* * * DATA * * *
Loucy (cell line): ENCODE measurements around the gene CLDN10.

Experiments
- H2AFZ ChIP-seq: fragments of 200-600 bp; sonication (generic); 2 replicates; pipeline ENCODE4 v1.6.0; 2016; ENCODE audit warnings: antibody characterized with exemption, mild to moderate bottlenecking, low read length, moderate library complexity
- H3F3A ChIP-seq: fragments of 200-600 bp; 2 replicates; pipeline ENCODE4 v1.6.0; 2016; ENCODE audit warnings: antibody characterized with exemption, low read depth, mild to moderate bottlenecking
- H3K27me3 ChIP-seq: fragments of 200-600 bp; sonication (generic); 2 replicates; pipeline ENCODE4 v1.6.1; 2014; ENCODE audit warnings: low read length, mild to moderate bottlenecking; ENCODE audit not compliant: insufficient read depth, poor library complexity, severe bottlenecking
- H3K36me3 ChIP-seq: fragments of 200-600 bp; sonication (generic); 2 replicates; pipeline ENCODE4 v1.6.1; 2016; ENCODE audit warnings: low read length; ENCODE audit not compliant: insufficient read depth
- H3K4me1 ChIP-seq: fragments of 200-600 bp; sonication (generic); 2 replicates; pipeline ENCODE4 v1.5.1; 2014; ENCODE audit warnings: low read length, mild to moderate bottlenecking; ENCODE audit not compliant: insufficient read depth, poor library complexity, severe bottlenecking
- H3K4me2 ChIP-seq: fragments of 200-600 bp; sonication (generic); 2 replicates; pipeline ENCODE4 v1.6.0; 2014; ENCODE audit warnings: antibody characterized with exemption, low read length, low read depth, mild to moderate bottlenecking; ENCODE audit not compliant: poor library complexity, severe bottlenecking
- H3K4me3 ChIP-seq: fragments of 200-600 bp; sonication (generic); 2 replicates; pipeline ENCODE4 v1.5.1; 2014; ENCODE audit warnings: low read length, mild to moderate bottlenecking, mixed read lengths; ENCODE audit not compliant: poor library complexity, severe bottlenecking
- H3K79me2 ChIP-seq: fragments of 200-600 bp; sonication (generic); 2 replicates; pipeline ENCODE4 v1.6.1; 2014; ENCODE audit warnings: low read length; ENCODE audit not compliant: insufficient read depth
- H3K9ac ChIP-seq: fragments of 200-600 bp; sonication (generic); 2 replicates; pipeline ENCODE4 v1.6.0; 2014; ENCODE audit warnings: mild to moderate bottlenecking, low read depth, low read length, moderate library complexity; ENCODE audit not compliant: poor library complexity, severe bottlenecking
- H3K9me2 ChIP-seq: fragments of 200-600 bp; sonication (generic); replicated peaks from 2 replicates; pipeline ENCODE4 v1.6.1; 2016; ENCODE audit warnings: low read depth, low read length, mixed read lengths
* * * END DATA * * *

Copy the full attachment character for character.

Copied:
Loucy (cell line): ENCODE measurements around the gene CLDN10.

Experiments
- H2AFZ ChIP-seq: fragments of 200-600 bp; sonication (generic); 2 replicates; pipeline ENCODE4 v1.6.0; 2016; ENCODE audit warnings: antibody characterized with exemption, mild to moderate bottlenecking, low read length, moderate library complexity
- H3F3A ChIP-seq: fragments of 200-600 bp; 2 replicates; pipeline ENCODE4 v1.6.0; 2016; ENCODE audit warnings: antibody characterized with exemption, low read depth, mild to moderate bottlenecking
- H3K27me3 ChIP-seq: fragments of 200-600 bp; sonication (generic); 2 replicates; pipeline ENCODE4 v1.6.1; 2014; ENCODE audit warnings: low read length, mild to moderate bottlenecking; ENCODE audit not compliant: insufficient read depth, poor library complexity, severe bottlenecking
- H3K36me3 ChIP-seq: fragments of 200-600 bp; sonication (generic); 2 replicates; pipeline ENCODE4 v1.6.1; 2016; ENCODE audit warnings: low read length; ENCODE audit not compliant: insufficient read depth
- H3K4me1 ChIP-seq: fragments of 200-600 bp; sonication (generic); 2 replicates; pipeline ENCODE4 v1.5.1; 2014; ENCODE audit warnings: low read length, mild to moderate bottlenecking; ENCODE audit not compliant: insufficient read depth, poor library complexity, severe bottlenecking
- H3K4me2 ChIP-seq: fragments of 200-600 bp; sonication (generic); 2 replicates; pipeline ENCODE4 v1.6.0; 2014; ENCODE audit warnings: antibody characterized with exemption, low read length, low read depth, mild to moderate bottlenecking; ENCODE audit not compliant: poor library complexity, severe bottlenecking
- H3K4me3 ChIP-seq: fragments of 200-600 bp; sonication (generic); 2 replicates; pipeline ENCODE4 v1.5.1; 2014; ENCODE audit warnings: low read length, mild to moderate bottlenecking, mixed read lengths; ENCODE audit not compliant: poor library complexity, severe bottlenecking
- H3K79me2 ChIP-seq: fragments of 200-600 bp; sonication (generic); 2 replicates; pipeline ENCODE4 v1.6.1; 2014; ENCODE audit warnings: low read length; ENCODE audit not compliant: insufficient read depth
- H3K9ac ChIP-seq: fragments of 200-600 bp; sonication (generic); 2 replicates; pipeline ENCODE4 v1.6.0; 2014; ENCODE audit warnings: mild to moderate bottlenecking, low read depth, low read length, moderate library complexity; ENCODE audit not compliant: poor library complexity, severe bottlenecking
- H3K9me2 ChIP-seq: fragments of 200-600 bp; sonication (generic); replicated peaks from 2 replicates; pipeline ENCODE4 v1.6.1; 2016; ENCODE audit warnings: low read depth, low read length, mixed read lengths